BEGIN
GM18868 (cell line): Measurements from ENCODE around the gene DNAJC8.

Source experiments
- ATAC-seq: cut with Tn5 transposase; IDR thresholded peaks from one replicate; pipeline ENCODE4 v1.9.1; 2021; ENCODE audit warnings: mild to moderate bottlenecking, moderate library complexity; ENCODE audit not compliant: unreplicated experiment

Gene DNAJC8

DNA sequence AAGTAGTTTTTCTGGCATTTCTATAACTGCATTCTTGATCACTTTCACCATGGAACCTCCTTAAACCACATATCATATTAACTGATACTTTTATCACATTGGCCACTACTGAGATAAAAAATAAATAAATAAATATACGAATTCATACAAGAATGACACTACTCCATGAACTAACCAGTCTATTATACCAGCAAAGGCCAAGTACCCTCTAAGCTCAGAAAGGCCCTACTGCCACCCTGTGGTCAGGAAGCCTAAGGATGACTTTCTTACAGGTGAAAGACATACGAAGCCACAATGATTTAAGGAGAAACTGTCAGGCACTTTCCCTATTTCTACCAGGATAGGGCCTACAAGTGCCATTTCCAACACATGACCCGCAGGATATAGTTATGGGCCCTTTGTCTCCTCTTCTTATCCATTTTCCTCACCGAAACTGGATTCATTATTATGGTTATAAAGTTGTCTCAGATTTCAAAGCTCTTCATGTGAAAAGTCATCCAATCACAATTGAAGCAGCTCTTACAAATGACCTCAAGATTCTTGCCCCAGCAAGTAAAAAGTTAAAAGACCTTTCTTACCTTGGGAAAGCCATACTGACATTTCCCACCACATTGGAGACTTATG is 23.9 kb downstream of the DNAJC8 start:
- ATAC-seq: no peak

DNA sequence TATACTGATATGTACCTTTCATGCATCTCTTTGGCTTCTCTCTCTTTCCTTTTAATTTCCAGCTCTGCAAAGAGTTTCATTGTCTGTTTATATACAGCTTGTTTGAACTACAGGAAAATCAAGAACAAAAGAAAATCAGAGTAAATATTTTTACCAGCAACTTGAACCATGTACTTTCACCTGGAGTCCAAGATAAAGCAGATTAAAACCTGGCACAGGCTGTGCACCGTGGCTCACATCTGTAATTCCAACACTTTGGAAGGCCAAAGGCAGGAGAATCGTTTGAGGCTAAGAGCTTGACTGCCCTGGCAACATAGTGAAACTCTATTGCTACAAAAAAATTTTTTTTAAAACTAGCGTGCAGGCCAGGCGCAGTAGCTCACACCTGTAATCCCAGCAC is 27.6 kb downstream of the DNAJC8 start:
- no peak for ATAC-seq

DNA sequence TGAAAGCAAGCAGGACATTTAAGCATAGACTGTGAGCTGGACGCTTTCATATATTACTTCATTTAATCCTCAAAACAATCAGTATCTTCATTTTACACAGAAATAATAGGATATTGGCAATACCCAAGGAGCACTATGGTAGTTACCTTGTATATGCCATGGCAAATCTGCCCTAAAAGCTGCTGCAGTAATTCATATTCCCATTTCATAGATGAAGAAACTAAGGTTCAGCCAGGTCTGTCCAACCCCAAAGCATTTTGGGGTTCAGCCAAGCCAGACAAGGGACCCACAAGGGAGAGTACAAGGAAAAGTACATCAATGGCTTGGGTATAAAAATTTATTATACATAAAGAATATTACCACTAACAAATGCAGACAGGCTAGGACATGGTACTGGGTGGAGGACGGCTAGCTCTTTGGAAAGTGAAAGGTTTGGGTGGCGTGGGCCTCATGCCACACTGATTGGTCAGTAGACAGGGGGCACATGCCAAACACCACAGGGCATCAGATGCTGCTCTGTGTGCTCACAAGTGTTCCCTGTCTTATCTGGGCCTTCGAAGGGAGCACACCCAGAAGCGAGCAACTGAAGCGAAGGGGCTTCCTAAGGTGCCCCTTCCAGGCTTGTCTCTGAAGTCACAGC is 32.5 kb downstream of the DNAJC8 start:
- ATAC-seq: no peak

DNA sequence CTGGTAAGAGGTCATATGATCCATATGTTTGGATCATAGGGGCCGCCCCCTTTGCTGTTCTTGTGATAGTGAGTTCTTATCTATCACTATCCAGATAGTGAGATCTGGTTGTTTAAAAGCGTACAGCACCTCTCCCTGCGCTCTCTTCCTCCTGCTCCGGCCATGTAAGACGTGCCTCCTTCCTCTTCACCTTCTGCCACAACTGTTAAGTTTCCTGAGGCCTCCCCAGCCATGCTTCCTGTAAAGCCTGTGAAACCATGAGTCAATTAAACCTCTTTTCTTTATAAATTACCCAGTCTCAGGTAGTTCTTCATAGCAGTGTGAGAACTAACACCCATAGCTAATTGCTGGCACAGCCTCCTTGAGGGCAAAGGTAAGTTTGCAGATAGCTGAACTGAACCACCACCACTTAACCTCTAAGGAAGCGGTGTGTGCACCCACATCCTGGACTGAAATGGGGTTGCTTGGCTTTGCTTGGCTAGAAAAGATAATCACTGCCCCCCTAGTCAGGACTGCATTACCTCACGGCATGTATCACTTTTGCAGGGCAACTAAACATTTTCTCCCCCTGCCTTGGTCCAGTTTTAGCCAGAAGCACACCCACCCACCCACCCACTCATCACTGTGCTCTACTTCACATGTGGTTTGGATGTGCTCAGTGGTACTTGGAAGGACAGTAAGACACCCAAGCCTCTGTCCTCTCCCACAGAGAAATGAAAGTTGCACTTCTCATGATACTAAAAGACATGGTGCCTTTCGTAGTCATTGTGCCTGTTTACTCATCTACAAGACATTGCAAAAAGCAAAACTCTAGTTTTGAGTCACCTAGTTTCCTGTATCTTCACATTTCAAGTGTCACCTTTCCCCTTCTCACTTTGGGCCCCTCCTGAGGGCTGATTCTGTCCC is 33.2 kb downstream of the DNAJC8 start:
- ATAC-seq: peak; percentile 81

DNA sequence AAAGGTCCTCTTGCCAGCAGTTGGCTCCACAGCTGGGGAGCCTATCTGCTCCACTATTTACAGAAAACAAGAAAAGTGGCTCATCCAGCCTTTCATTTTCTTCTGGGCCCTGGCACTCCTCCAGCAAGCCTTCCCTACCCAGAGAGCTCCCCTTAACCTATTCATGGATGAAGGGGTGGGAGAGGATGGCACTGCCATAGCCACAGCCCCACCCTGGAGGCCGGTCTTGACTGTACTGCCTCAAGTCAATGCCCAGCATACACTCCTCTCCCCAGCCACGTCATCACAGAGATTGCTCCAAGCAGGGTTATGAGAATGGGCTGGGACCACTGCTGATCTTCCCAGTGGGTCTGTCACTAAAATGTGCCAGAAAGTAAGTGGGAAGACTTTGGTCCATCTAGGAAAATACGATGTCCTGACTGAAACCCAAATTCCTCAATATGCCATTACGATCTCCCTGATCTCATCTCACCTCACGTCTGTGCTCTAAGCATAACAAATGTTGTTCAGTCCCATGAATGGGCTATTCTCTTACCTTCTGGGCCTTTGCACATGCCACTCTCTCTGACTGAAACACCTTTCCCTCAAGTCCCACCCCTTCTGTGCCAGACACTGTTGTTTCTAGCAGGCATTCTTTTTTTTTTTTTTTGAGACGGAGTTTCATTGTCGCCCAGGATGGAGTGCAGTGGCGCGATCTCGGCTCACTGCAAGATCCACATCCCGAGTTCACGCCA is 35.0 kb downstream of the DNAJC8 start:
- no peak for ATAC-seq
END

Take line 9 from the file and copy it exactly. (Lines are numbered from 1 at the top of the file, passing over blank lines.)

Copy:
DNA sequence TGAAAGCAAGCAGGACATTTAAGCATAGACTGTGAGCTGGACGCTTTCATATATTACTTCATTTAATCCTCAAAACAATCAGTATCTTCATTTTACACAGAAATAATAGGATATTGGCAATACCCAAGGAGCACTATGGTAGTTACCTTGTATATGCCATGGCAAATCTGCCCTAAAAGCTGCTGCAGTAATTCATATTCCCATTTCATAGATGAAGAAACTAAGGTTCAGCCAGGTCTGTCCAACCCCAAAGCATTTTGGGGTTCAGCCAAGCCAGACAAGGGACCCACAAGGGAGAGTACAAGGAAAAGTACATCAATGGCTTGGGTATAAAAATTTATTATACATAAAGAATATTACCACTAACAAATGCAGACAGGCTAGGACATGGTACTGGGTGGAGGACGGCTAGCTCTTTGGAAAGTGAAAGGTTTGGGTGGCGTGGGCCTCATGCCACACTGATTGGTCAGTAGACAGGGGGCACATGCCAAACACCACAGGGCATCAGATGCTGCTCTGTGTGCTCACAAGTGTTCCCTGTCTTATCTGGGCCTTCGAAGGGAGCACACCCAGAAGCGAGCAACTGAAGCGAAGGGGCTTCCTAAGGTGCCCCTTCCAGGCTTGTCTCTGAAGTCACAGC is 32.5 kb downstream of the DNAJC8 start: